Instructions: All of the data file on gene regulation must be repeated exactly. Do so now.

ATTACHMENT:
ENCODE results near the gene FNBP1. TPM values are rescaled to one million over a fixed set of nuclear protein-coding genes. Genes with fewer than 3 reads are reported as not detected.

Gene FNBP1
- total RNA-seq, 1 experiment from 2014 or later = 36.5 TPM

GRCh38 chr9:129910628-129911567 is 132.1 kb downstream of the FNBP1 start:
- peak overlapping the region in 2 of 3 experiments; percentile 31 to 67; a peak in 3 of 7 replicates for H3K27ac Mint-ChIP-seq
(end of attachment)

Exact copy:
ENCODE results near the gene FNBP1. TPM values are rescaled to one million over a fixed set of nuclear protein-coding genes. Genes with fewer than 3 reads are reported as not detected.

Gene FNBP1
- total RNA-seq, 1 experiment from 2014 or later = 36.5 TPM

GRCh38 chr9:129910628-129911567 is 132.1 kb downstream of the FNBP1 start:
- peak overlapping the region in 2 of 3 experiments; percentile 31 to 67; a peak in 3 of 7 replicates for H3K27ac Mint-ChIP-seq